117,000 Try to Save Nashville as Its Last Episode Airs
Nashville aired its last episode on Wednesday. Well, it aired its last episode on ABC. Fans are still holding out hope that the drama will be picked up by another network.
A petition to save Nashville has reached 117,000 signatures just two weeks after ABC announced it was cancelling the TV show, which was on the air for four seasons.
The supporters plea to #BringBackNashville is addressed to ABC as well as five other networks — NBC, CBS, CMT, TNT, and AMC — and three digital properties — Hulu, Netflix and Amazon — signalling their hope that the show might get picked up by another TV or digital channel. It’s a hope shared by the show’s production company Lionsgate, which is also working to find a new network or digital home for the drama, according to The Tennessean.
It may be a good prospect for a digital property that has a global audience as fans of the show live all over the world. While 75% of the signatures on the petition come from people in the United States, people have signed this petition in more than 125 countries including Australia, the United Kingdom, Canada, the Netherlands, and Ireland.
Support for the petition spiked in the lead up to the final episode last night, increasing by more than 75,000 signatures since May 21. That growth was likely amplified by tweets from some of the show’s stars supporting the petition.
— Lennon and Maisy (@lennonandmaisy) May 20, 2016
— Clare Bowen (@clarembee) May 22, 2016
Nashville is one of a number of shows cancelled in May as networks firmed up next season’s line-ups.
Networks often cite ratings as a reason for cancelling a show. When asked about Nashville, ABC’s new president, Channing Dungey, told Us Weekly:
“Internally on the network side, it was kind of the best fit for things on the schedule — obviously looking at ratings, looking at our own finances and looking at some of the new development. A lot of the decisions really did come down to the wire, which is the difficult thing about these jobs. You have to kind of weigh and measure a lot of different things.”
But just because a show might not have great ratings doesn’t mean that it doesn’t have devoted fans.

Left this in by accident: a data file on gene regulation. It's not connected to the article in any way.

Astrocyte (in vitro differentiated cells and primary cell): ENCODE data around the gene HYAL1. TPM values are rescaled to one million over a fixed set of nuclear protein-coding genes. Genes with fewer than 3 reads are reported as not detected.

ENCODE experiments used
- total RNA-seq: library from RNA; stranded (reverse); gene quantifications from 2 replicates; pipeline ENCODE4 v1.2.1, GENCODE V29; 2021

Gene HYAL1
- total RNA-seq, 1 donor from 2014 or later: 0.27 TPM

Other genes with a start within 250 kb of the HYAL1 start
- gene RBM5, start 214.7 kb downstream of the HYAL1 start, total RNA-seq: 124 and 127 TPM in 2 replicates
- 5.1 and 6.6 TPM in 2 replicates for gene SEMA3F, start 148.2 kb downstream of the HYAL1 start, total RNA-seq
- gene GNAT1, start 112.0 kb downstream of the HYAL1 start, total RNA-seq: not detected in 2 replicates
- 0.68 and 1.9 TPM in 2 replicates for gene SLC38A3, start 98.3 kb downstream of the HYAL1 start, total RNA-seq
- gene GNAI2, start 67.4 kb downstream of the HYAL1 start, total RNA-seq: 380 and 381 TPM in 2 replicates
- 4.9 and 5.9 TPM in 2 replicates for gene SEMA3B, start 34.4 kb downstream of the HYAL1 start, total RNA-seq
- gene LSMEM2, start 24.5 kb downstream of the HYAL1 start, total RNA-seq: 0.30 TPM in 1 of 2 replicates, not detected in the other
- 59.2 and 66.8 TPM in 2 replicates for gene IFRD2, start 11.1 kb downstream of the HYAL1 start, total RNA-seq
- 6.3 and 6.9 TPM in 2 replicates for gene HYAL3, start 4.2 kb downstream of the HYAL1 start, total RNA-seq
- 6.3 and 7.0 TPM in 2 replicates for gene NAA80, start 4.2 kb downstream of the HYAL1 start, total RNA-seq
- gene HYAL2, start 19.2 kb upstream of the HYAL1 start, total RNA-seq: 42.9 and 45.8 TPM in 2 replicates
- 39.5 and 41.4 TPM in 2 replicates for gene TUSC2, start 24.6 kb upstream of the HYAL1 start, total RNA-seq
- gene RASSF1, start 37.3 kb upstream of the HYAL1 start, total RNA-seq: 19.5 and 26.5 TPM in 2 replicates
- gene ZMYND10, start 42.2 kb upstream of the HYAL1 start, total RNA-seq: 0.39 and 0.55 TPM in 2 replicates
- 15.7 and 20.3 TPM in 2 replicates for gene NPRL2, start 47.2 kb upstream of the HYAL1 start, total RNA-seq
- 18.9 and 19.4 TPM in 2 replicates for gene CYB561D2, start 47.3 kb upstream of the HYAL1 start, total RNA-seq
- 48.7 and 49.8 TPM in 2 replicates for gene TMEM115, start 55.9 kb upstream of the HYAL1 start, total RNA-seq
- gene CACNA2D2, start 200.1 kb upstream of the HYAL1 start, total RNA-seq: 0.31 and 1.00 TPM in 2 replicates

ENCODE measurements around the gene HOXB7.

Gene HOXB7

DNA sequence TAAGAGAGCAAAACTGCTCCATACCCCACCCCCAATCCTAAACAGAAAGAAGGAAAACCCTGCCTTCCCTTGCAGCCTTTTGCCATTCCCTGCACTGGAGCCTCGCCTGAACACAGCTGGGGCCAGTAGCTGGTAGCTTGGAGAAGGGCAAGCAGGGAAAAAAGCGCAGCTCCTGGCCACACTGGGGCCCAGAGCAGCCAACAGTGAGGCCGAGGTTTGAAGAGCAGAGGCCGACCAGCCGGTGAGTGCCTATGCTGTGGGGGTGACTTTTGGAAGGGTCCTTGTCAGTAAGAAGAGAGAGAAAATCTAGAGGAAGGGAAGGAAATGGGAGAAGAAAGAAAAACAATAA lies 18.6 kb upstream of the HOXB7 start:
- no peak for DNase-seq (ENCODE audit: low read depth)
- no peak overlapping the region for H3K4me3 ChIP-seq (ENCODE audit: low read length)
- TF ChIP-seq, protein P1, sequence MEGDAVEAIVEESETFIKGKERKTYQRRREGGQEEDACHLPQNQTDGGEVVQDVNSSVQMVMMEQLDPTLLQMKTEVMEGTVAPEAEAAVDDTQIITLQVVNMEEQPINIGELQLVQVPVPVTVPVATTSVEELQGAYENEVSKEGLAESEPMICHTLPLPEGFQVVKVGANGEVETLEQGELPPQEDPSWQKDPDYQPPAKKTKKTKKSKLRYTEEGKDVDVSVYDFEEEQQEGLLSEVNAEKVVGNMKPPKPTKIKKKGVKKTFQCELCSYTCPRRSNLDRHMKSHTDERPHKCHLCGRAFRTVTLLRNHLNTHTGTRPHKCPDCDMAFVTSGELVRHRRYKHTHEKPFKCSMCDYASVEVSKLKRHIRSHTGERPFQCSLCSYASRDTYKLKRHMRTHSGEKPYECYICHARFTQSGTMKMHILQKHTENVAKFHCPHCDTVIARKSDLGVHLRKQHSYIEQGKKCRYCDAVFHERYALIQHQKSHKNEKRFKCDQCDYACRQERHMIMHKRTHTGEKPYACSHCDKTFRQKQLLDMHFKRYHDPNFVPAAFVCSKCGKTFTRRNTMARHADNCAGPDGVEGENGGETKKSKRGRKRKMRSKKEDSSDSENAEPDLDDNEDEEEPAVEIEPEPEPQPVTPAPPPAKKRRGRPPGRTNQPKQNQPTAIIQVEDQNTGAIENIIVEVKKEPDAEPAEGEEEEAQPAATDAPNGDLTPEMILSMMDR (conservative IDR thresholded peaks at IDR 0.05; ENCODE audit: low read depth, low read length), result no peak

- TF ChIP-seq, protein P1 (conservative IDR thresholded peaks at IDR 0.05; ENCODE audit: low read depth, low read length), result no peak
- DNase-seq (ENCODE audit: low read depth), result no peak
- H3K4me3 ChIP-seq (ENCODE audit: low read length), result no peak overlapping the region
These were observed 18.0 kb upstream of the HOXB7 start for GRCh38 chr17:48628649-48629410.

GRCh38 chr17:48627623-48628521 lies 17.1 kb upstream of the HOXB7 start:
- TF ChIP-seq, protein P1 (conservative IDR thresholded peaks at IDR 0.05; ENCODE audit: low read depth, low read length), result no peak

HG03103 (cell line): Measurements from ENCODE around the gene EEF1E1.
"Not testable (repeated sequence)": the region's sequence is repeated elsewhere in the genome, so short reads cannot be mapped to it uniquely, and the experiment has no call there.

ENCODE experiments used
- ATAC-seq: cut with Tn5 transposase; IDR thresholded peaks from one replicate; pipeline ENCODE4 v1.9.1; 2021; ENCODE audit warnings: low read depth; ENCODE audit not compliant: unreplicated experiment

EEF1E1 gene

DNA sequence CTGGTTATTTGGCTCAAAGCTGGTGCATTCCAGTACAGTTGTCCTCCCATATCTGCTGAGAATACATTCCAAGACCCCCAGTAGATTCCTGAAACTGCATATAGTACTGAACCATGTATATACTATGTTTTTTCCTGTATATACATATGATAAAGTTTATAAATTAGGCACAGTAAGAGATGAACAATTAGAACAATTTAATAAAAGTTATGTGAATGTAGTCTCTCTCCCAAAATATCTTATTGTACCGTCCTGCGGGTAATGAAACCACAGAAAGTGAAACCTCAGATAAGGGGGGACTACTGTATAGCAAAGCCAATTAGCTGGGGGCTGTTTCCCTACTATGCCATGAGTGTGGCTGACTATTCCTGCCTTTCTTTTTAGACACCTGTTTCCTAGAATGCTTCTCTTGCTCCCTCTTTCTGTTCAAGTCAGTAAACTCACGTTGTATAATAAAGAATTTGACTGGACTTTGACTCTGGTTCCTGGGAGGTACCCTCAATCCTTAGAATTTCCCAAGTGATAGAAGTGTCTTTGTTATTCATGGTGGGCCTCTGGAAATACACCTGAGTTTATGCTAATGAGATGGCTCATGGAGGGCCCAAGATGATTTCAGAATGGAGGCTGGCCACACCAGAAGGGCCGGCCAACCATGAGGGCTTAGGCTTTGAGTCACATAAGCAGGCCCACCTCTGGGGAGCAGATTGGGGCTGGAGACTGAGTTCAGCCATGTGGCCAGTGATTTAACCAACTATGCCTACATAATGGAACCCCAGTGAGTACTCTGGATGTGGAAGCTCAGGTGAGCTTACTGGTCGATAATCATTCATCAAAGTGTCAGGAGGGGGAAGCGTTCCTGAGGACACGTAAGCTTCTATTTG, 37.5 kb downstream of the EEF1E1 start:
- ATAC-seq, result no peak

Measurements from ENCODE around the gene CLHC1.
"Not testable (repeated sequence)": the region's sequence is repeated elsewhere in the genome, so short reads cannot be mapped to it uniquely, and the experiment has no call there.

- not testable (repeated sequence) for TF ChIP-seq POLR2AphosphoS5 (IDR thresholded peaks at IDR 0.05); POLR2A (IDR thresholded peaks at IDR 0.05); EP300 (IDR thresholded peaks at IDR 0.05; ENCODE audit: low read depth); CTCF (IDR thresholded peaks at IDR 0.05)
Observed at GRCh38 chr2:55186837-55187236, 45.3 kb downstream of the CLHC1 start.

And as you might expect, Nashville is not the only television show that people are petitioning to save. Here are some of the other campaigns started by loyal fans in response to recent cancellations:
In the past, these fans have appealed to networks to save their favorite shows. Friday Night Lights fans kept the low rated show on NBC by sending the network emails along with light bulbs and eye drops (a reference to the show’s line “Clear eyes. Full heart. Can’t lose.”).
And there’s a tradition of other networks picking up cancelled shows when fans have shown an interest. Take Roswell, which The WB ran for three seasons because fans were so vocal in the face of cancellations. When it was finally cancelled, UPN picked it up.
But, as we see with these petitions, now fans are appealing to the digital properties like Netflix, Hulu, and Amazon to pick up cancelled shows.
Because they are paid services, and don’t have to rely on advertisers for revenue, digital channels don’t rely on TV ratings either. They are concerned with getting people to subscribe to their site, so a show with an extremely devoted following is an asset.
That’s why Hulu saved The Mindy Project after it was cancelled by Fox, Yahoo! picked up Community when NBC axed it, and Netflix brought back Arrested Development seven years after its much-maligned cancellation.
Fans see these digital channels as the sanctuary for their favorite shows, but will any of them save this year’s crop of cancelled programs? For Nashville fans, there may be hope yet, according to Lionsgate.
— Lionsgate TV (@LionsgateTV) May 26, 2016
Which show do you want to see saved? Tell us in the comments.